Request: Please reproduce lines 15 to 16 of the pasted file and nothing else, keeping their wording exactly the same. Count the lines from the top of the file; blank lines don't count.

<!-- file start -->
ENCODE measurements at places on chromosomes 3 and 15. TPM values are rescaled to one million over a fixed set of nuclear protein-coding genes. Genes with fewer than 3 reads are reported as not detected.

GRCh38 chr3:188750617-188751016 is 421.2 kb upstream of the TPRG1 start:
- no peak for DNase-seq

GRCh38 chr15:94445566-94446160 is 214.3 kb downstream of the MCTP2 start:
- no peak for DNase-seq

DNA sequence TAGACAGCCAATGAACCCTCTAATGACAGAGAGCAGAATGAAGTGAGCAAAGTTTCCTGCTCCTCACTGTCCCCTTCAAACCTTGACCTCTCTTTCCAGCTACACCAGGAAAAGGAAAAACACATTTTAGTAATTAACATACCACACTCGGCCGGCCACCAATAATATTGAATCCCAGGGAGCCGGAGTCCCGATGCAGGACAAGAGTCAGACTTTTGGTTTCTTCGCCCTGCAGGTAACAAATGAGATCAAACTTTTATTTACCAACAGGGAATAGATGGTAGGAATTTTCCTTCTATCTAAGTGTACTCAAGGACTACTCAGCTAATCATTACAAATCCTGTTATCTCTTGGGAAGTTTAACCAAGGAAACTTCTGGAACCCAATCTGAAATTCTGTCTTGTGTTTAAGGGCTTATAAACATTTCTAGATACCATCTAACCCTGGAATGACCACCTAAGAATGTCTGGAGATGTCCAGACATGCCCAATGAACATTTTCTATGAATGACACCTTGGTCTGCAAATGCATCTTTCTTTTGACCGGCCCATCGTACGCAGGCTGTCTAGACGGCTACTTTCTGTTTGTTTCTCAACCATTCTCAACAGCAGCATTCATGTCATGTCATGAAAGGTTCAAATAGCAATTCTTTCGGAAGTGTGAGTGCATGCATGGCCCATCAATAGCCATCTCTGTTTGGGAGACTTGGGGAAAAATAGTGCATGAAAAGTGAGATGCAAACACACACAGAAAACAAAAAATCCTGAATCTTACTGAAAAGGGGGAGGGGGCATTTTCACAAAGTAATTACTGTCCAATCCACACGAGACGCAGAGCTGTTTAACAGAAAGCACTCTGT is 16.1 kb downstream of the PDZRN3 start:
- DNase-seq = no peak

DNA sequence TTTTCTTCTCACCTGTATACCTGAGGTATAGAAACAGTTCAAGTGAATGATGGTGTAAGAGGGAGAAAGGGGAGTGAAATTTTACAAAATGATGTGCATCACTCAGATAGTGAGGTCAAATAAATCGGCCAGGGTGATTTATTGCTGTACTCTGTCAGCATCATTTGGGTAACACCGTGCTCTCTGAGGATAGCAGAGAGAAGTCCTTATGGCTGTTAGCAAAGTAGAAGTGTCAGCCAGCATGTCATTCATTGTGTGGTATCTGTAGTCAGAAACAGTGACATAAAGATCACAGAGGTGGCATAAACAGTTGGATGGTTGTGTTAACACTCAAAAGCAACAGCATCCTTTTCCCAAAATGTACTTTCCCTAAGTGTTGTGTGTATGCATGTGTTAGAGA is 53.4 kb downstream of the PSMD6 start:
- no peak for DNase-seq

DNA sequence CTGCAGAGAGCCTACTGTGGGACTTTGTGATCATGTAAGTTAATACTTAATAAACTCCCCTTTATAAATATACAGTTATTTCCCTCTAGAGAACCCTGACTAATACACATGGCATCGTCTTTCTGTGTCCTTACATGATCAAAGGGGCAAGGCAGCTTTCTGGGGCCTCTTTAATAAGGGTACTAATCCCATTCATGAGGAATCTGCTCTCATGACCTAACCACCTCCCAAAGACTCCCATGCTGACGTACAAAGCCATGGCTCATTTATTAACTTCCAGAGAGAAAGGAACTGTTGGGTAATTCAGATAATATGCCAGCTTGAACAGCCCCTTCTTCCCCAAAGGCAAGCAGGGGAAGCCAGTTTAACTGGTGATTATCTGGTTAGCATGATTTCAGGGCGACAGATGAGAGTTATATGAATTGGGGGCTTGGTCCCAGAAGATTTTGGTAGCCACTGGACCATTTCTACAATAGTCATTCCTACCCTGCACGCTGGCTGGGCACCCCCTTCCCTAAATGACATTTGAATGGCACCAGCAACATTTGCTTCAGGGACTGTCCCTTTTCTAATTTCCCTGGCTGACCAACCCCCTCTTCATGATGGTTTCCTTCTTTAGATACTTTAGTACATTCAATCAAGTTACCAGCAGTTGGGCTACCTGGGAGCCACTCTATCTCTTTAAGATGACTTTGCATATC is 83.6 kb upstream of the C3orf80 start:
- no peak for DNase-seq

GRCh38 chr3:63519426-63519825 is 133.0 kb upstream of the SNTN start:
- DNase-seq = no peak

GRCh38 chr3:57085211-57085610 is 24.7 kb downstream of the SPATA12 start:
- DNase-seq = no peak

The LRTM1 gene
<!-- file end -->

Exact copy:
- DNase-seq = no peak

The LRTM1 gene